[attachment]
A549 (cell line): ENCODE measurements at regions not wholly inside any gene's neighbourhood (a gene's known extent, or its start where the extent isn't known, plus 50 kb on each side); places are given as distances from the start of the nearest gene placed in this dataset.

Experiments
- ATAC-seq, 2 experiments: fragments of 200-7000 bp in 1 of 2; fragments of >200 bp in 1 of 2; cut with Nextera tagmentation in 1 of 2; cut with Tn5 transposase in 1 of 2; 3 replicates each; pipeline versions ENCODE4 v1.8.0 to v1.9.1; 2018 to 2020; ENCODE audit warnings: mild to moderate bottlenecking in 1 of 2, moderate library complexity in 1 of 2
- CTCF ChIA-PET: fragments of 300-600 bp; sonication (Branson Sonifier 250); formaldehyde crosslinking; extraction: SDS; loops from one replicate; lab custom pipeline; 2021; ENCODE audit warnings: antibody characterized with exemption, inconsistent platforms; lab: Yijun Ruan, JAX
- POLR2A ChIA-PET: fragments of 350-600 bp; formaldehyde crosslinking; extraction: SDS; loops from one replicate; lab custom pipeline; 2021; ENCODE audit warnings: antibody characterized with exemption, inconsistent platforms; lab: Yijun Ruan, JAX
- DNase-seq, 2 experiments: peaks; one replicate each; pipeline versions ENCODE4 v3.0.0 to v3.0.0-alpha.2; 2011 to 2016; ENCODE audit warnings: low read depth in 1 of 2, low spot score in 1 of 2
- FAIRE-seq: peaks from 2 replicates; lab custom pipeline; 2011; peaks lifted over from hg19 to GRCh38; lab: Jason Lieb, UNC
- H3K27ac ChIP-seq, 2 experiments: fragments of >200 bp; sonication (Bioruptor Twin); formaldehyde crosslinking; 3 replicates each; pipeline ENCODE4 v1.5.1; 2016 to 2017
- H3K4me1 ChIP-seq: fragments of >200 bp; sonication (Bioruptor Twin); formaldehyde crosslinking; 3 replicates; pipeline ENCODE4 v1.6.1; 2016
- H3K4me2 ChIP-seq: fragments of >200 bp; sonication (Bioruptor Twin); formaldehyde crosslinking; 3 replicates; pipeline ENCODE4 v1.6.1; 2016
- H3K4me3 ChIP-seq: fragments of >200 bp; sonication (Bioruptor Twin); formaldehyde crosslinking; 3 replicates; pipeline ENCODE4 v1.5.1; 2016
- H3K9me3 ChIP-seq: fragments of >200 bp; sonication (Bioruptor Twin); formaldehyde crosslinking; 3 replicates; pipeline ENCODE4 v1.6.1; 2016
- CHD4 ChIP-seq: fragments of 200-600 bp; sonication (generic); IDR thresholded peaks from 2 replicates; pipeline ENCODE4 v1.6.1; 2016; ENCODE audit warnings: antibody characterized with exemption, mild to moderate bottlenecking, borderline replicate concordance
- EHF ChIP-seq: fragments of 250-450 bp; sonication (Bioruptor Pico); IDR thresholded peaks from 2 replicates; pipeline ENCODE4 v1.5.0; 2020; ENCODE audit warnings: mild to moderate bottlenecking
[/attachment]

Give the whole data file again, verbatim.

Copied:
A549 (cell line): ENCODE measurements at regions not wholly inside any gene's neighbourhood (a gene's known extent, or its start where the extent isn't known, plus 50 kb on each side); places are given as distances from the start of the nearest gene placed in this dataset.

Experiments
- ATAC-seq, 2 experiments: fragments of 200-7000 bp in 1 of 2; fragments of >200 bp in 1 of 2; cut with Nextera tagmentation in 1 of 2; cut with Tn5 transposase in 1 of 2; 3 replicates each; pipeline versions ENCODE4 v1.8.0 to v1.9.1; 2018 to 2020; ENCODE audit warnings: mild to moderate bottlenecking in 1 of 2, moderate library complexity in 1 of 2
- CTCF ChIA-PET: fragments of 300-600 bp; sonication (Branson Sonifier 250); formaldehyde crosslinking; extraction: SDS; loops from one replicate; lab custom pipeline; 2021; ENCODE audit warnings: antibody characterized with exemption, inconsistent platforms; lab: Yijun Ruan, JAX
- POLR2A ChIA-PET: fragments of 350-600 bp; formaldehyde crosslinking; extraction: SDS; loops from one replicate; lab custom pipeline; 2021; ENCODE audit warnings: antibody characterized with exemption, inconsistent platforms; lab: Yijun Ruan, JAX
- DNase-seq, 2 experiments: peaks; one replicate each; pipeline versions ENCODE4 v3.0.0 to v3.0.0-alpha.2; 2011 to 2016; ENCODE audit warnings: low read depth in 1 of 2, low spot score in 1 of 2
- FAIRE-seq: peaks from 2 replicates; lab custom pipeline; 2011; peaks lifted over from hg19 to GRCh38; lab: Jason Lieb, UNC
- H3K27ac ChIP-seq, 2 experiments: fragments of >200 bp; sonication (Bioruptor Twin); formaldehyde crosslinking; 3 replicates each; pipeline ENCODE4 v1.5.1; 2016 to 2017
- H3K4me1 ChIP-seq: fragments of >200 bp; sonication (Bioruptor Twin); formaldehyde crosslinking; 3 replicates; pipeline ENCODE4 v1.6.1; 2016
- H3K4me2 ChIP-seq: fragments of >200 bp; sonication (Bioruptor Twin); formaldehyde crosslinking; 3 replicates; pipeline ENCODE4 v1.6.1; 2016
- H3K4me3 ChIP-seq: fragments of >200 bp; sonication (Bioruptor Twin); formaldehyde crosslinking; 3 replicates; pipeline ENCODE4 v1.5.1; 2016
- H3K9me3 ChIP-seq: fragments of >200 bp; sonication (Bioruptor Twin); formaldehyde crosslinking; 3 replicates; pipeline ENCODE4 v1.6.1; 2016
- CHD4 ChIP-seq: fragments of 200-600 bp; sonication (generic); IDR thresholded peaks from 2 replicates; pipeline ENCODE4 v1.6.1; 2016; ENCODE audit warnings: antibody characterized with exemption, mild to moderate bottlenecking, borderline replicate concordance
- EHF ChIP-seq: fragments of 250-450 bp; sonication (Bioruptor Pico); IDR thresholded peaks from 2 replicates; pipeline ENCODE4 v1.5.0; 2020; ENCODE audit warnings: mild to moderate bottlenecking